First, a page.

I am very fortunate to have received a few years of my initial education from the Sri Aurobindo School in Cuttack, Odisha.  Aurobindo was a great freedom fighter, philosopher, poet and also a spiritual leader.  He founded the Sri Aurobindo Ashram, in Pondicherry along with the help of his spiritual collaborator, Mirra Alfassa ("The Mother").  He dedicated his life to serve humanity in the areas of education, medical services and social services among the poor and needy.  I remember how those school days started with a meditation around the Samadhi and after that we were allowed to visit Sri Aurobindo's and the Mother's room.  Meditation helps to develop deep focus in your work and gives calmness of mind.  The history of meditation is intimately bound up with the religious context.  Since prehistoric times, civilizations in India used repetitive, rhythmic chants and offerings to appease the Gods.  I used to visit my school in Odisha during my return visits to India.

I would like to share few childhood memories of time spent with my late grandpa.  He was an humble English teacher, a voracious reader and also a great admirer of Gandhiji, the Father of the nation India.  He used to give us small story books related to moral values and also related to Vivekanand and Mahatma Gandhi’s ideology as and when we met him.  My grandpa also advised us to follow Gandhiji’s point of view regarding the true religious and social ideas of Hinduism.  Gandhiji has taught people the value of nonviolence, truth, the welfare of all without exclusion and service to mankind.  Our religion believes in the Law of Karma.  It states that, any action that we do in life, has some “Fruit” or “Consequence” attached to it.  Our religion always teaches us about worship, that the work you do is the true means of worshipping God and that the best way of using your knowledge and education is to use them in the service of mankind. 

Hinduism represents a very broad and diverse philosophy embedded within the religion.  One of its philosophical tenets is to give respect to parents, teacher, and elders.  We touch our elders’ feet to greet them which is a sign of respect and a humble way of acknowledging their love to us.  I remember one Sloka on this which I learnt from childhood time.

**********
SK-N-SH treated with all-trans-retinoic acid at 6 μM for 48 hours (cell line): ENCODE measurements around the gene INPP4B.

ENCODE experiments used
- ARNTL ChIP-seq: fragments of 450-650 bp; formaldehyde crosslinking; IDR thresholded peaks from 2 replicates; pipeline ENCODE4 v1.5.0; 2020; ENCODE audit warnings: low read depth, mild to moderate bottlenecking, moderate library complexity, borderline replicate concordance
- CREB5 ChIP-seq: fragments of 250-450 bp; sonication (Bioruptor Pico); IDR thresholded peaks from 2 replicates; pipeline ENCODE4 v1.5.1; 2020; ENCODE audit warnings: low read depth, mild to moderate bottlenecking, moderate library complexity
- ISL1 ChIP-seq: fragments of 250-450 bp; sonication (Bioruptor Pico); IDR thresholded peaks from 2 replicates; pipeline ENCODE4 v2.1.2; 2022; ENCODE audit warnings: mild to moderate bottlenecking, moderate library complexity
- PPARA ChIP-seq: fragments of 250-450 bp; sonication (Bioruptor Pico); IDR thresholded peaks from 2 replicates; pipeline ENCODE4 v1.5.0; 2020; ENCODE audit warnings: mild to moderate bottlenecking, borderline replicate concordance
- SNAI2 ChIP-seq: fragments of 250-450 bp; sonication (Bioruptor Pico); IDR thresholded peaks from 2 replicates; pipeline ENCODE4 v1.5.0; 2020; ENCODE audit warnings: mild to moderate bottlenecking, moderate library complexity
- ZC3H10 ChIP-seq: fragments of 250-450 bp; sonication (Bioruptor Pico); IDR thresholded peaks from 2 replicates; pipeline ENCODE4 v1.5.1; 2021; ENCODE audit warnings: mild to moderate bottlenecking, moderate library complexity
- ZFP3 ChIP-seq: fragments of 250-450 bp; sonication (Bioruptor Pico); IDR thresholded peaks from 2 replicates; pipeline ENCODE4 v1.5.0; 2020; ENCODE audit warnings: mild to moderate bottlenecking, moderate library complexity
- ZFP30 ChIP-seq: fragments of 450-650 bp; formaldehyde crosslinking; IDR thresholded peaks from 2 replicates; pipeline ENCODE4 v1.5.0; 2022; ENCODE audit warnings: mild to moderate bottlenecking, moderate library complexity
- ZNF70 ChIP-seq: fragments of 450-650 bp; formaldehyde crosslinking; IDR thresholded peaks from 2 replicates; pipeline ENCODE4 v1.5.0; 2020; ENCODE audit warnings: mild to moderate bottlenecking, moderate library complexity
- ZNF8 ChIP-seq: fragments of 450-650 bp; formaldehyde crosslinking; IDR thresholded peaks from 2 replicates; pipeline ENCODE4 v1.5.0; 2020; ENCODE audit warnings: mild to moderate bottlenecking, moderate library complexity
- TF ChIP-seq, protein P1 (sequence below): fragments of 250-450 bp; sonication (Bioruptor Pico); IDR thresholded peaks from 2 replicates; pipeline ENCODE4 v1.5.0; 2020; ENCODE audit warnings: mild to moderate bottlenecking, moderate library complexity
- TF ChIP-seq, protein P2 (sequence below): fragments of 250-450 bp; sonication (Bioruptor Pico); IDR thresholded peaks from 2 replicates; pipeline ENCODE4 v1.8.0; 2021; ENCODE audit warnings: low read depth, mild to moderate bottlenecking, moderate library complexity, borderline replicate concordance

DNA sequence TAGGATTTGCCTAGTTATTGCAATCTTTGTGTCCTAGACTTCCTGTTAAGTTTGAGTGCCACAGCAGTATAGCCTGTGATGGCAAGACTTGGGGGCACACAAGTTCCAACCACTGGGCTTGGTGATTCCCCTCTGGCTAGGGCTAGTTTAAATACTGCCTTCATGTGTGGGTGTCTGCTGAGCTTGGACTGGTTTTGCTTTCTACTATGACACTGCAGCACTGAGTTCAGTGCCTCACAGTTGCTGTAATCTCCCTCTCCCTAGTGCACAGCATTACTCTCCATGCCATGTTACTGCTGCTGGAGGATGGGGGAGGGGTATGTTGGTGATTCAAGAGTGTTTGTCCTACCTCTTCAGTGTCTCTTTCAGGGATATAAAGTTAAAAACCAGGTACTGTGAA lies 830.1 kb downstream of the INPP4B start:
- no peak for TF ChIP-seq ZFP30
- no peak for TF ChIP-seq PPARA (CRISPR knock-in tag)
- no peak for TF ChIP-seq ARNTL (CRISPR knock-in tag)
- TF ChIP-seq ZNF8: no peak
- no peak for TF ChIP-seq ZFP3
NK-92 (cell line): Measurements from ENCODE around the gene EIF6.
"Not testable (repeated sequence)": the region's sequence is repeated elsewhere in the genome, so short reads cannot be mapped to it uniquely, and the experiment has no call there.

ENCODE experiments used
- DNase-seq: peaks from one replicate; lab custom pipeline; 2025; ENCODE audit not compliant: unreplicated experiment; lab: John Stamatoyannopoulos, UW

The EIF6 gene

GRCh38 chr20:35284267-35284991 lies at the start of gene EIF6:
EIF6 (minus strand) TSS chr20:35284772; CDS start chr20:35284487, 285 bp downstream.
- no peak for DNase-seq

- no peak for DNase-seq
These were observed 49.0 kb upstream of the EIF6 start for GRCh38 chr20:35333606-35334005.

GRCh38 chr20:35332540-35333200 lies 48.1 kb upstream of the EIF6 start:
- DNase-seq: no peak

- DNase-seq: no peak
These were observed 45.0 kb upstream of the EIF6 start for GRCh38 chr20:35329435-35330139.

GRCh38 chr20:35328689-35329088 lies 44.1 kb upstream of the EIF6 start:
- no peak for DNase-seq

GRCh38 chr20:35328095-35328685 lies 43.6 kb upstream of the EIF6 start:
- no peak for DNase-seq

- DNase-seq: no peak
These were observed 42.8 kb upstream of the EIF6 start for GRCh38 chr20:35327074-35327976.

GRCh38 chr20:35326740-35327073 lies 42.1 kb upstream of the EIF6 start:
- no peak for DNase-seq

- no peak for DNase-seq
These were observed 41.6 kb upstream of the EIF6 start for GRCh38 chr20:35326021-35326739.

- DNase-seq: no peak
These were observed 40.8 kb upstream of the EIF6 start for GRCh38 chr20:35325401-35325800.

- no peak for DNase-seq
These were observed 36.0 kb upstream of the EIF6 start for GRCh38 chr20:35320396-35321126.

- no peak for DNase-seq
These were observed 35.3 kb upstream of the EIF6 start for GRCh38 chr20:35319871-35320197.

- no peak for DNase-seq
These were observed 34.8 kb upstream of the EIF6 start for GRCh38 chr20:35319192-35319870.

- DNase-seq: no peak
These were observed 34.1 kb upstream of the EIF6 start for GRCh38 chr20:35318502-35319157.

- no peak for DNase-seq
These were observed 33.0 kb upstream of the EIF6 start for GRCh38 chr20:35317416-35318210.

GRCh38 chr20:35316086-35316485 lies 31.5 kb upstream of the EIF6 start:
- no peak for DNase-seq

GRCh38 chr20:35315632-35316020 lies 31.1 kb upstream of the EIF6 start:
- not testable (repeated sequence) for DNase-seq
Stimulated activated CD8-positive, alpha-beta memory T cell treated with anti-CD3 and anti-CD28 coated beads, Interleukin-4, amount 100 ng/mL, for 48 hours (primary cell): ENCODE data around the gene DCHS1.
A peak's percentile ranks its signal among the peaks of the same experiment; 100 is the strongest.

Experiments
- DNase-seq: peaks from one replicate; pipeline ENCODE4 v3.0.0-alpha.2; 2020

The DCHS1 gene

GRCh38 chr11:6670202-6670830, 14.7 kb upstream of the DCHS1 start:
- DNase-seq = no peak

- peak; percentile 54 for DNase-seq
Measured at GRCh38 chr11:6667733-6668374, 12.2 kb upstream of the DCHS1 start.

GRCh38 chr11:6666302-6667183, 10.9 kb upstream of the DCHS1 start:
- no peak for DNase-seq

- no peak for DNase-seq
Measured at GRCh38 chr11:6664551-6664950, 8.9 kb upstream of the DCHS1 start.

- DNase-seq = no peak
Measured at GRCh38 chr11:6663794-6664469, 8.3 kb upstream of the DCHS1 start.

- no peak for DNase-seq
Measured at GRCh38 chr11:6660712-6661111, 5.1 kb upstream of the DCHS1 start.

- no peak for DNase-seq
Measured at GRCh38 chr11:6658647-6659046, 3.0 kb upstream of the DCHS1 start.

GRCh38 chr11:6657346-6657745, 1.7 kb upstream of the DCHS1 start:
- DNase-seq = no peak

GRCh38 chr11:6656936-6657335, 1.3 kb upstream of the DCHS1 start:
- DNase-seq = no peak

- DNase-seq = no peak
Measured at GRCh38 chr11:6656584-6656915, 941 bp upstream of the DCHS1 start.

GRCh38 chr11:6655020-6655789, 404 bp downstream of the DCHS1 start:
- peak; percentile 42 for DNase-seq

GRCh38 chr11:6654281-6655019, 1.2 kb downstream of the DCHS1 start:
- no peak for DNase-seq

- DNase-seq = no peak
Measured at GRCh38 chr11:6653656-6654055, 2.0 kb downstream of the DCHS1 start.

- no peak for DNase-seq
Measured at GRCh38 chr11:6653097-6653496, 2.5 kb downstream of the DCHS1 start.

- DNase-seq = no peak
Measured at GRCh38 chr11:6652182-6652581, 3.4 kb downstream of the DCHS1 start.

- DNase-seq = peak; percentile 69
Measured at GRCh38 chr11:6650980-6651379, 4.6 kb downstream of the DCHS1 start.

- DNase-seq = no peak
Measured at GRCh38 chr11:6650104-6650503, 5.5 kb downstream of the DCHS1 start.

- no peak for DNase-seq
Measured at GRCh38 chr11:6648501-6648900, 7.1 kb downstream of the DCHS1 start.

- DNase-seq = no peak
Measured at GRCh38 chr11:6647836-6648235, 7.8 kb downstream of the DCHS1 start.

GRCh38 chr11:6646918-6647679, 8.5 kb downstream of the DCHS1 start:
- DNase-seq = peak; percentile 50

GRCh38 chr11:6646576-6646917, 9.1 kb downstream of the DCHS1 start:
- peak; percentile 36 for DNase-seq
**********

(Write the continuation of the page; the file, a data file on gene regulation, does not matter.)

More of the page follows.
“Gurur Brahma Gurur Vishnuhu Guru Devo Maheswaraha

Guru Saakshaat Parabhrahma Tasmai Sri Gurave Namaha”.

The true meaning of Guru is one who disperses the darkness of ignorance.  In Hinduism the Supreme Guru is Lord Brahma, alongside Vishnu and Maheswara.  They are the creator, preserver and transformer of knowledge respectively.  We respect teachers as gurus as they help us to gain knowledge.  Hinduism also explains that Mother and Father are your first gurus as they bring you to this beautiful world and they give you the first lessons of life.  So we always prostrate before them to get their blessings. 

In our religion, knowledge is the greatest of all forms of wealth.  It always guides your actions and thoughts in the right way.  We always worship Lord Ganesha and Goddess Saraswati during Morning Prayer as they are the God and Goddess of knowledge, wisdom, intelligence, success and prosperity in Hinduism.  Our religion also teaches us to live together in a family.  There are many examples of this present in the Hindu Epics - Ramayan and Mahabharat.  This tradition of strong family ties has made it distinct from western culture. 

I have been working in different community centres for local people in Ipswich.  These beliefs have always helped me to carry out my work in the right way.  At the moment, I am working at Ipswich Hindu Samaj Community Centre and Mandir to organise various youth and children’s activities.  Associating with this organisation helps me to know more about our religious beliefs and to share these good values to the youth and children of our community through different activities like organising religious and cultural events, informing them about the mythological and moral stories in our culture, teaching them to chant mantras and Vedic prayers and also providing meditation and yoga.  We are able to provide these good ethics of Hinduism to our children in UK through this organisation. 

Hinduism teaches selflessness and sacrifice, respecting elders, staying together in a family, emphasising one's responsibilities rather than rights, self-discipline and simplicity of life-style.  These values have moulded not only my education but also my life, taught me how to live and how to become a true being.  I am trying my best to share these good values in the upbringing of my son while I am staying in the United Kingdom and also to convey them to the people of our community to the best of my ability.



I moved to Ipswich in 1990 when I got married.  I live with my husband, my mother in law (who is 84 years of age, and my son who is 11 years old.  I am a full time working mother, and with an 11 year old, most of my time just flies by each day.  I am a Hindu by birth but I personally don't practise much! However my mother in law is a vegetarian and carries out prayers daily which last about an hour and a half!